Question: What are some of the challenges that operators are facing in the field?
Chris: We’ve found that the modern flowback environment is becoming more challenging for sand removal and more demanding. There has definitely been a change in mindset to open wells as aggressively as possible, and operators and producers want sand separators that can keep up. If you need to throttle your well just to go through your sand separator, then that starts to become a business decision about how much erosion you can tolerate without a sand separator to maximize your production. Fundamentally, we don’t want a sand separator to be holding you back from getting the most you can out of your well.
Aside from that, we’ve also seen some shifts in mindsets in the last few years for the kind of sand which is being used, moving from the best possible frac sand to sand that can be easily sourced. A lot of this is sand that breaks down more easily (e.g. not resin coated). So the push has been for sand separators that can handle more of the small stuff, the fines, and which can do it at higher flow rates, higher gas rates, and tougher conditions. We believe the Sandtinel is the best overall solution for those needs.
Question: What kind of operation would benefit from using a Sandtinel separator?
Chris: Sandtinel separators have been used on a wide variety of operations, from initial drill-outs, all the way through to long-term production. We have a pretty wide fleet of equipment for different needs, including 10K spheres for high pressure operations, our G4 Maverick series for trouble wells, and our 96” Generals for group well applications. Our main goal is to make sure you have the right sand separator for the job. We never want you to have a sand separator you don’t need, and we always want to make sure the unit is providing value while it’s out on the job. We believe that data is king, and that collecting as much information from the field as possible will ensure you can make the operational decisions you need to use our equipment effectively.
Question: It’s not a secret that Sandtinel separators cost more than some other separators. Can you speak to the value of a Sandtinel?
Chris: Sandtinel spheres can cost more up-front, but customers are paying for over 10 years of experience and game-changing technology which not only replaces multiple pieces of existing equipment, but surpasses them. If you’re using traditional cyclonic separators, it doesn’t matter how many of them you put in a row off your well – you’re never going to be able to achieve the same level of efficiency you would get with a single Sandtinel. We’ve always tried to look at the big picture when it comes to the cost of equipment – the cost of not using a sand separator in damage to valves and chargeback; the cost of downtime and operator time when cleaning out equipment; the cost of lost production due to the high back pressure across a hydrocyclone. Sandtinel’s vortex separators are the top of the line when it comes to sand removal, and we have found that their substantial benefits pay for themselves many times over in protecting your well.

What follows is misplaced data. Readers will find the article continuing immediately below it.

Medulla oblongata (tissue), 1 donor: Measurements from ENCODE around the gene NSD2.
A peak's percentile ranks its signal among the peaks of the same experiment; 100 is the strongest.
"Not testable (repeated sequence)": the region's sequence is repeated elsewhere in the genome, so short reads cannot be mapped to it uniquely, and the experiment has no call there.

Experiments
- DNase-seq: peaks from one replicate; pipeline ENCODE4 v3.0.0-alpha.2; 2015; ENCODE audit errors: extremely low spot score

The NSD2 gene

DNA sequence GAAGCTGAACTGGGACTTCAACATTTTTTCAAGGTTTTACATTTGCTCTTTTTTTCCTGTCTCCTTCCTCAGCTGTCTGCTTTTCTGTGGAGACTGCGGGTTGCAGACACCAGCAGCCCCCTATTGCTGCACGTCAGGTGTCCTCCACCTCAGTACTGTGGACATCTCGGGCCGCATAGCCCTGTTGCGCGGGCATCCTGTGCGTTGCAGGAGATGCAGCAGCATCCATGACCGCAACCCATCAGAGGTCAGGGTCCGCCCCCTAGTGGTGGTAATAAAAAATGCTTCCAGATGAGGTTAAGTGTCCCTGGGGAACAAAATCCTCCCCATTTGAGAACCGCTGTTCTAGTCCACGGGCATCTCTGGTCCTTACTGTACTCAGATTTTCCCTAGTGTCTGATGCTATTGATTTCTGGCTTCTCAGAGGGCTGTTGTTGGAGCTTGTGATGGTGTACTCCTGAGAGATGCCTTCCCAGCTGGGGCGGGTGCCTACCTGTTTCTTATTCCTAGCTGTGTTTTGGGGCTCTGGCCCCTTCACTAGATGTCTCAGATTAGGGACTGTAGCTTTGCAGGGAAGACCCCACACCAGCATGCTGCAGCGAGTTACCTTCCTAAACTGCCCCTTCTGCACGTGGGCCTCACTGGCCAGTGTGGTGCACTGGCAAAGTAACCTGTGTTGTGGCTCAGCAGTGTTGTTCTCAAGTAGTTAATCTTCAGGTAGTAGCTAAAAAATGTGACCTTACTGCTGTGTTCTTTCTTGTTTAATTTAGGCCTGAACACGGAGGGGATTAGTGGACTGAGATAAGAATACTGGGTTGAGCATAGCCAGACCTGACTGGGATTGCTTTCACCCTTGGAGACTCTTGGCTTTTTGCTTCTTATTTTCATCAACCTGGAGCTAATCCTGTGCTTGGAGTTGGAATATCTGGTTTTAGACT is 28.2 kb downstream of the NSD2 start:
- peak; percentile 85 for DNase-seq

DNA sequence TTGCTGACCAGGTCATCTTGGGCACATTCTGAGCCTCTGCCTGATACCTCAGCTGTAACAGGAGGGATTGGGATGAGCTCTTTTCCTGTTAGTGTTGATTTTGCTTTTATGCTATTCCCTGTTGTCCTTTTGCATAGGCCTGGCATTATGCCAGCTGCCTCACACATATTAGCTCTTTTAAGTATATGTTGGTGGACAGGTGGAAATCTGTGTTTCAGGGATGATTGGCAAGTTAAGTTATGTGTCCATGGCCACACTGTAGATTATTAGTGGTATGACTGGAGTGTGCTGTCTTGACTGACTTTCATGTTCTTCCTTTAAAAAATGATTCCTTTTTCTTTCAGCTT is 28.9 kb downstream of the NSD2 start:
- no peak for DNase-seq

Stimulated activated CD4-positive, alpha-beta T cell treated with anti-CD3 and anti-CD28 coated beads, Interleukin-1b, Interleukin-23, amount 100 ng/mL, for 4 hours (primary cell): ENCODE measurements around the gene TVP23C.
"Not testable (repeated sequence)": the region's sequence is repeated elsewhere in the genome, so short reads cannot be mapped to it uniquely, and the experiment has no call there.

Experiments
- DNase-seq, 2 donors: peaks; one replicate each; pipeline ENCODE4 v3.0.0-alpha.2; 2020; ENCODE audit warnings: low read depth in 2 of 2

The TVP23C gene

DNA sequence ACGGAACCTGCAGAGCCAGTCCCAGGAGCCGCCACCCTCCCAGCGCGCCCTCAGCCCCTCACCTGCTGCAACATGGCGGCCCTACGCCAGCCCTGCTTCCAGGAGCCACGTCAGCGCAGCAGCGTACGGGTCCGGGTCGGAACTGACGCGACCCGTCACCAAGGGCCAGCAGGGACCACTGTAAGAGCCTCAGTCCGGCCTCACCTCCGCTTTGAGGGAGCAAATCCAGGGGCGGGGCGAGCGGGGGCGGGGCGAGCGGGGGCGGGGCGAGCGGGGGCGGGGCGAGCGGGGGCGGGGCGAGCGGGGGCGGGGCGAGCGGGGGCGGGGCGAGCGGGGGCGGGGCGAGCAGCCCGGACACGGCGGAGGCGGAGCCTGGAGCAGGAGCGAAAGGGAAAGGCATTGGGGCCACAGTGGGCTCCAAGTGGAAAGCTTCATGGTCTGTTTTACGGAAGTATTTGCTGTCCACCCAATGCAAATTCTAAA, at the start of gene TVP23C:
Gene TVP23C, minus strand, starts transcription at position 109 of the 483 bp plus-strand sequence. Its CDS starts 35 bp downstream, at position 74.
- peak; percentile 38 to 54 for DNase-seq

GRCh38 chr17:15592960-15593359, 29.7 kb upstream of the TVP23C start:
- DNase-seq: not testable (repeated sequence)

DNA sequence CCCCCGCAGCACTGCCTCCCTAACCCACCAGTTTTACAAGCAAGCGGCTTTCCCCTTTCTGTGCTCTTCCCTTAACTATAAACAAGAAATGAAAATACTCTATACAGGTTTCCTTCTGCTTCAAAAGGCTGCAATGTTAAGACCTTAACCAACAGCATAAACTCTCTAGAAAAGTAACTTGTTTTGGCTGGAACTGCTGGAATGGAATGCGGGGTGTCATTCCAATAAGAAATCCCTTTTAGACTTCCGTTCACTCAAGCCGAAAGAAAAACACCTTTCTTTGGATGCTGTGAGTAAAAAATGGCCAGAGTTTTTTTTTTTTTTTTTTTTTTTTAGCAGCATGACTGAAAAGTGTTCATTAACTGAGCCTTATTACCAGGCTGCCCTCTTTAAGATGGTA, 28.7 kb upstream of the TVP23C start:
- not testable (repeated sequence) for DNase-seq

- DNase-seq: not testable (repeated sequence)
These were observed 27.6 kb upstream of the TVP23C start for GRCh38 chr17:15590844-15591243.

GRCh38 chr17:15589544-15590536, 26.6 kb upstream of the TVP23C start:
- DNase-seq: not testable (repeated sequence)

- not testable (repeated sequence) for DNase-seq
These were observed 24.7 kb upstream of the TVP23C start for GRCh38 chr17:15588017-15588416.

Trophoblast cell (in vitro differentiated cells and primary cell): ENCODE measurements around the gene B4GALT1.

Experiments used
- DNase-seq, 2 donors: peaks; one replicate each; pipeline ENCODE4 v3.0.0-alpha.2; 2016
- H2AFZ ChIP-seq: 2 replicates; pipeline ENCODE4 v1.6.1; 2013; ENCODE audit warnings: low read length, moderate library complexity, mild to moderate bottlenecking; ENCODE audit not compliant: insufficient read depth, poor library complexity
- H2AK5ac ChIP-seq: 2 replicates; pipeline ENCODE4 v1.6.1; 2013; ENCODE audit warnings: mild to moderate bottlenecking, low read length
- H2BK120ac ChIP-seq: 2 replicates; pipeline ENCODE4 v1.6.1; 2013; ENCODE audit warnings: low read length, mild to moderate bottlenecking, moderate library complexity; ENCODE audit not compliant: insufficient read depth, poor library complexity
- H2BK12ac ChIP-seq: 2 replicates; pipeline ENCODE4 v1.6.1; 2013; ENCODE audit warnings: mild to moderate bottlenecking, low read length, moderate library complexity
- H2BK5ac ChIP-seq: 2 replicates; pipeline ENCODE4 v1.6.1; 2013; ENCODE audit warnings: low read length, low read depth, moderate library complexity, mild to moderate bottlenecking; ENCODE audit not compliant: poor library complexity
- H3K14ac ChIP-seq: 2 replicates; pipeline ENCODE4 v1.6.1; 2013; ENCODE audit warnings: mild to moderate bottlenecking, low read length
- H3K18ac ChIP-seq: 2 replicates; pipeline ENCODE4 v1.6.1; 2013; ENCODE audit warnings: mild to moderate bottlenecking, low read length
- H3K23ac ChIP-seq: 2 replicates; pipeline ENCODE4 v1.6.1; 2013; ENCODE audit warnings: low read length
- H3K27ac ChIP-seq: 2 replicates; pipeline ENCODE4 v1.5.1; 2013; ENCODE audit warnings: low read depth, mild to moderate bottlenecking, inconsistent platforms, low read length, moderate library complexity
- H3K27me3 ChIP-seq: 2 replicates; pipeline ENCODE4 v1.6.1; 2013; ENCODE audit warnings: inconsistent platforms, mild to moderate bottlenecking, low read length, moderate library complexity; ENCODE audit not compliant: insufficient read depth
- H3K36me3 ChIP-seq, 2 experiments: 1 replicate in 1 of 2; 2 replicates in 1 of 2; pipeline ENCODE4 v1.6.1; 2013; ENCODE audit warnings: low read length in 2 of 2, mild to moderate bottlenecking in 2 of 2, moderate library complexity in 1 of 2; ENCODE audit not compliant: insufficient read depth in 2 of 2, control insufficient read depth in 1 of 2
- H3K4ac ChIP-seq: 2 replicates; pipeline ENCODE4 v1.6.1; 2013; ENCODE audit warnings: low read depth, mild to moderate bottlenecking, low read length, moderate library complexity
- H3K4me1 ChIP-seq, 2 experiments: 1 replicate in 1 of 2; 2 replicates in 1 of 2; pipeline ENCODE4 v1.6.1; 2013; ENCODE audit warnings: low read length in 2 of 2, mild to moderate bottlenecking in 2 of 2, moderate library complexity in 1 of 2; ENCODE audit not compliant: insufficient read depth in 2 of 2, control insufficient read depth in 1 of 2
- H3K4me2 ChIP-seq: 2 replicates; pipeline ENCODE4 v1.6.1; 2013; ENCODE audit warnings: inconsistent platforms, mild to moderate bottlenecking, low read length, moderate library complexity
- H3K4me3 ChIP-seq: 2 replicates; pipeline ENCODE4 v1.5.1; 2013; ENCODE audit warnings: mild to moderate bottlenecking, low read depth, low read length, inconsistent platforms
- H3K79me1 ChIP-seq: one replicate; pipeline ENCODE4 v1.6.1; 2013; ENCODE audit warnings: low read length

Question: As needs continue to evolve, what is Sandtinel doing to keep up and stay on the cutting edge of technology?
Chris: We have an R&D center of excellence which continuously works to develop new solutions to meet customer needs, like our automated Sandtinel Dispatcher. At the same time, we’re working on other cleaner, greener, smarter, and safer solutions to the problems we hear about every day. We support our equipment in the field with industry-leading fluid dynamics modeling, and are constantly working on new products to meet the challenges operators face.
Question: How and why did sand make its way into the fracturing process?
David: Sand is the predominant class of proppants used in hydraulic fracturing stimulation, which first began in the 1940’s. A second step-change in sand volumes (the first being tight gas fracturing in the 1970’s) came with the advent of advances in horizontal drilling and multi-stage fracturing beginning around 2002 and really starting to take off in 2005, through to the present day.
The shale revolution, or the “shale-gale,” as its sometimes termed, was when we started pumping millions of pounds of sand into horizontal wells to create “superhighways” of high conductivity production flow into the wellbore. Somewhat analogous to Eisenhower’s interstate road system build-out of the 1950’s, which vastly improved transport in the US. That's hydraulic fracturing, and an analogy for you. The magic behind unconventional extraction is you can take very low permeability rocks, traditionally non-economic, put away a lot of sand, and suddenly you have proved reserves (economic) from previously uneconomic resources in place.